Thursday , June 13 2024

Georgian Prime Minister’s visit to Athens is of “historic value”


“In Athens, Georgia feels closer to Europe, spiritually and culturally”


Prime Minister Giorgi Kvirikashvili, along with Cabinet Ministers, MPs and a group of students, travelled to Athens at the end of March to celebrate the launch of the visa-free travel to the European Union in a symbolic gesture to mark the country’s “return to Europe”.

As part of the visit to Athens, Prime Minister Kvirikashvili also met with his Greek counterpart Alexis Tsipras, in which the Greek Prime Minister referred to the historic bonds between Greece and Georgia.


The Georgian Prime Minister said that Greece is a ‘cradle of culture’ and expressed his gratitude for Greece’s support to his country adding that his visit to Athens is of “historic value”.

The opportunity given to Georgian citizens to travel without visa to the Schengen countries is a milestone for the relations of Georgia with the European Union, Prime Minister Tsipras added. He further praised Premier Kvirikasvili, noting that he was the first citizen of his country making use of his right to travel to Greece without a visa. The Greek Prime Minister underlined that it is an opportunity to further strengthen Georgia’s cooperation with the European Union and Greece and it will play an important role as it will boost bilateral relations. He added that the Greek Government and the EU Commissioner Dimitris Avramopoulos contributed significantly to this initiative. Accompanying the Premier on this Working Visit was Minister of Foreign Affairs Mikhail Janelidze, State Minister of Georgia for European and Euro-Atlantic Integration Victor Dolidze, Minister of Education and Science Alexandre Jejelava, Georgian scholars, students and journalists.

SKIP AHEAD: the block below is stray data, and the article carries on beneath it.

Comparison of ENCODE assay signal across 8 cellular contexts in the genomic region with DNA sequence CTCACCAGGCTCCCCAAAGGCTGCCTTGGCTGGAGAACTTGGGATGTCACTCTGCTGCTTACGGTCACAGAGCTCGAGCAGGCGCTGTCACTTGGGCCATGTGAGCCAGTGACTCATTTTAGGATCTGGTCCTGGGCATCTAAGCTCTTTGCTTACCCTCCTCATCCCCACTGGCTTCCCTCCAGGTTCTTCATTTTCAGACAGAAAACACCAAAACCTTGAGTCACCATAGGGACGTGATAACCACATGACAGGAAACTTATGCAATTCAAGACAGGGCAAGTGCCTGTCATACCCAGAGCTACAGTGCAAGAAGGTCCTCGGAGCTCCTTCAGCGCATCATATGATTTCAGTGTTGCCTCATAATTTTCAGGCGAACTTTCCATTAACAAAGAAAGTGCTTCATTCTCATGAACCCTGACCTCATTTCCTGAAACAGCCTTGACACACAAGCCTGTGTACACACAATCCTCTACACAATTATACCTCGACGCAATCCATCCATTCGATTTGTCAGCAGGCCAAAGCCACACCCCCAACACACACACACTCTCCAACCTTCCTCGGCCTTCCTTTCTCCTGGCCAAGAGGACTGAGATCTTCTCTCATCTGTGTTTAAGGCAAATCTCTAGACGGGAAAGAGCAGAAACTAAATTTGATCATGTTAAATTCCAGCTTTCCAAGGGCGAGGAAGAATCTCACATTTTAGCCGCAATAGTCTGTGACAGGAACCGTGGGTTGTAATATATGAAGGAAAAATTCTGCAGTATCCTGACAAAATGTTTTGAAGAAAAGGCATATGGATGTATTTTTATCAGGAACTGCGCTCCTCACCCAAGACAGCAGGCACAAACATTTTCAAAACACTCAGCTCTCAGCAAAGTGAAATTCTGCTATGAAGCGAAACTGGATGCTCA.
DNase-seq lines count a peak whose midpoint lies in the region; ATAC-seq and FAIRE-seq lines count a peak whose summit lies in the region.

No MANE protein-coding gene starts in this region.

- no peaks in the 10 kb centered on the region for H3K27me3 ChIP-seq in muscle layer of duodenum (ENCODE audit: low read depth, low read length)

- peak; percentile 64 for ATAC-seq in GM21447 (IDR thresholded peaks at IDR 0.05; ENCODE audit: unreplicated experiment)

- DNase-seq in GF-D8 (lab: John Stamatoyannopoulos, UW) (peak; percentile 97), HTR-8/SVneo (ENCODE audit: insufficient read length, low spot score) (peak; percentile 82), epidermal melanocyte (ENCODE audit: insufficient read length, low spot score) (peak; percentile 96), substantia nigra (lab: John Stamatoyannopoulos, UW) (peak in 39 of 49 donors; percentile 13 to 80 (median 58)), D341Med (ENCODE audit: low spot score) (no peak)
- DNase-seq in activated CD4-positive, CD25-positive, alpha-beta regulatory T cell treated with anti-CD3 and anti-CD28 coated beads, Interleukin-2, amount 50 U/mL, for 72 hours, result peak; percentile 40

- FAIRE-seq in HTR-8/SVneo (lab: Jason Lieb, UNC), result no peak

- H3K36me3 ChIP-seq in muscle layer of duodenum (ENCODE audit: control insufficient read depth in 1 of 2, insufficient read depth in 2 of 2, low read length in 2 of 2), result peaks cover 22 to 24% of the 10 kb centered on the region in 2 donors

Prime Minister Kvirikashvili, speaking at the National and Kapodistrian University of Athens, which hosted the conference ‘Georgia from Europe to Europe’, stressed Georgia’s European roots and emphasised the significance of the occasion. “Being here today is not of course coincidental,” he stated. “As I made the first visa free symbolic entry in Athens, I also made a step towards Georgia’s return to Europe – political, economic, social, cultural and spiritual. In Athens, Georgia feels closer to Europe, spiritually and culturally,” Premier Kvirikashvili went on. “We have been part of great civilizations that have grown side by side for millennia; from the epic tales of Homer to the Byzantine Empire, our past is interwoven. We have grown together as people, cultures and nations… Athens still bears the marks of what we consider our version of the European history – Hellenic classical heritage infused with the east Roman Empire, the ancient Christian kingdoms of the Caucasus, Byzantium, national rejuvenation, cultural magnificence, political turmoil, war, devastation and the endorsement of a common vision, building a whole and free European home,” he added.

“Together we are destined to create a non-hegemonic union that fits us all with the beauty of our cultural uniqueness and the wealth of goods we can create and share,” the Prime Minister noted. “In this plot, Georgia has a role, a mark and a place. We share the same version of the history and Georgia seeks a place potentially, politically, economically, culturally and spiritually in this European neighbourhood, which we share and we regard as our own,” he said.

Georgia’s European “claim”, Premier Kvirikashvili continued, “makes more sense in Athens than anywhere else in Europe, from Athens, where rationalism was born and where democracy as the freedom to live by the rules you legislate was born.” “We seek a place in the European order that honours sovereignty, but is founded on freedoms, rights and solidarity. We have an appointment with history and this journey for many Georgians and for me personally restarts today from Athens,” he concluded.